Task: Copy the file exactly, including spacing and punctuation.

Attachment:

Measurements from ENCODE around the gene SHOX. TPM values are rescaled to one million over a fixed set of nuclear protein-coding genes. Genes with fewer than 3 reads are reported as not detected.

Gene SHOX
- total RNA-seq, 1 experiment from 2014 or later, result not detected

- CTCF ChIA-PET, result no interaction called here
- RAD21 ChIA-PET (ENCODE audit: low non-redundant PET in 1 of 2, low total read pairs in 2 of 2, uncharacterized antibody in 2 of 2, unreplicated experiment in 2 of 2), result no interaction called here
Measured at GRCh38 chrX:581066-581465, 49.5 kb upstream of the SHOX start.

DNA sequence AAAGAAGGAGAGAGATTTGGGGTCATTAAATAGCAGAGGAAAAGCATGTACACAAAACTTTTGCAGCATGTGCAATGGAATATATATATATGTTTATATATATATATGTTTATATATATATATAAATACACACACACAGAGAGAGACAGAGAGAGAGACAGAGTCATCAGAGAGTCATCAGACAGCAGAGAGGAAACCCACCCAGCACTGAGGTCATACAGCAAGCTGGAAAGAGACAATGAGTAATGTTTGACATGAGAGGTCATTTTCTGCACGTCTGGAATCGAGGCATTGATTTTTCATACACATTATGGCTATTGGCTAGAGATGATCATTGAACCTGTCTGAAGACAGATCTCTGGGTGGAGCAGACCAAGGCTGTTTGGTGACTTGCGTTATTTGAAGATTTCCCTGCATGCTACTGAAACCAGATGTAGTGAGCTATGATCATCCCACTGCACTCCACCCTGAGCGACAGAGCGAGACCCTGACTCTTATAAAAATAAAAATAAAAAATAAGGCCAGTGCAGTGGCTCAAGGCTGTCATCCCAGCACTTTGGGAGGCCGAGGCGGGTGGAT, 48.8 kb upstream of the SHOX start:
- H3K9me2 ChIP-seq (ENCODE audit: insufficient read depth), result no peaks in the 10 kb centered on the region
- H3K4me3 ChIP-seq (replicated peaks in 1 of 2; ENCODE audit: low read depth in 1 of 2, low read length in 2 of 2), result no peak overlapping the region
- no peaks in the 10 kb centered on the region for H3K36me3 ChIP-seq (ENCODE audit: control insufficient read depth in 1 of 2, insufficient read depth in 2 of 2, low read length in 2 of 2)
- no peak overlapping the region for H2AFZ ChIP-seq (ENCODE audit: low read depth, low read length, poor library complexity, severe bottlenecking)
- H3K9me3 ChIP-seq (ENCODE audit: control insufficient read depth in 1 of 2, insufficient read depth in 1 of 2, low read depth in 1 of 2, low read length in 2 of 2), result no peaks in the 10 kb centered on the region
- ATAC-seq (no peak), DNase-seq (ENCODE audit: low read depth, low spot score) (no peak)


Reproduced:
Measurements from ENCODE around the gene SHOX. TPM values are rescaled to one million over a fixed set of nuclear protein-coding genes. Genes with fewer than 3 reads are reported as not detected.

Gene SHOX
- total RNA-seq, 1 experiment from 2014 or later, result not detected

- CTCF ChIA-PET, result no interaction called here
- RAD21 ChIA-PET (ENCODE audit: low non-redundant PET in 1 of 2, low total read pairs in 2 of 2, uncharacterized antibody in 2 of 2, unreplicated experiment in 2 of 2), result no interaction called here
Measured at GRCh38 chrX:581066-581465, 49.5 kb upstream of the SHOX start.

DNA sequence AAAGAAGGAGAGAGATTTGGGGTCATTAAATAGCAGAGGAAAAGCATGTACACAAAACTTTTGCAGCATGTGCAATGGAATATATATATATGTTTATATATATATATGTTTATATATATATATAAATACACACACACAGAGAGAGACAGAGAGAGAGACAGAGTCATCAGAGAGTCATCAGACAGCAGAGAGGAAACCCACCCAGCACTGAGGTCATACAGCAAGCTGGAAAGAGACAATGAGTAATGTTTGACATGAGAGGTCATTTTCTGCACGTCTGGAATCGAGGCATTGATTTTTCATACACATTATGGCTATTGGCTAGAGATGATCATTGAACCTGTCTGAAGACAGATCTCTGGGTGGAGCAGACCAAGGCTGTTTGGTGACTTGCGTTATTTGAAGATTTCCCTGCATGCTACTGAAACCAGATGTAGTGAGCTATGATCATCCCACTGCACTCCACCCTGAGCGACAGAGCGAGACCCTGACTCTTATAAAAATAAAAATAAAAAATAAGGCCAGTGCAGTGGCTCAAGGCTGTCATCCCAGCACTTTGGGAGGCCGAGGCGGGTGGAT, 48.8 kb upstream of the SHOX start:
- H3K9me2 ChIP-seq (ENCODE audit: insufficient read depth), result no peaks in the 10 kb centered on the region
- H3K4me3 ChIP-seq (replicated peaks in 1 of 2; ENCODE audit: low read depth in 1 of 2, low read length in 2 of 2), result no peak overlapping the region
- no peaks in the 10 kb centered on the region for H3K36me3 ChIP-seq (ENCODE audit: control insufficient read depth in 1 of 2, insufficient read depth in 2 of 2, low read length in 2 of 2)
- no peak overlapping the region for H2AFZ ChIP-seq (ENCODE audit: low read depth, low read length, poor library complexity, severe bottlenecking)
- H3K9me3 ChIP-seq (ENCODE audit: control insufficient read depth in 1 of 2, insufficient read depth in 1 of 2, low read depth in 1 of 2, low read length in 2 of 2), result no peaks in the 10 kb centered on the region
- ATAC-seq (no peak), DNase-seq (ENCODE audit: low read depth, low spot score) (no peak)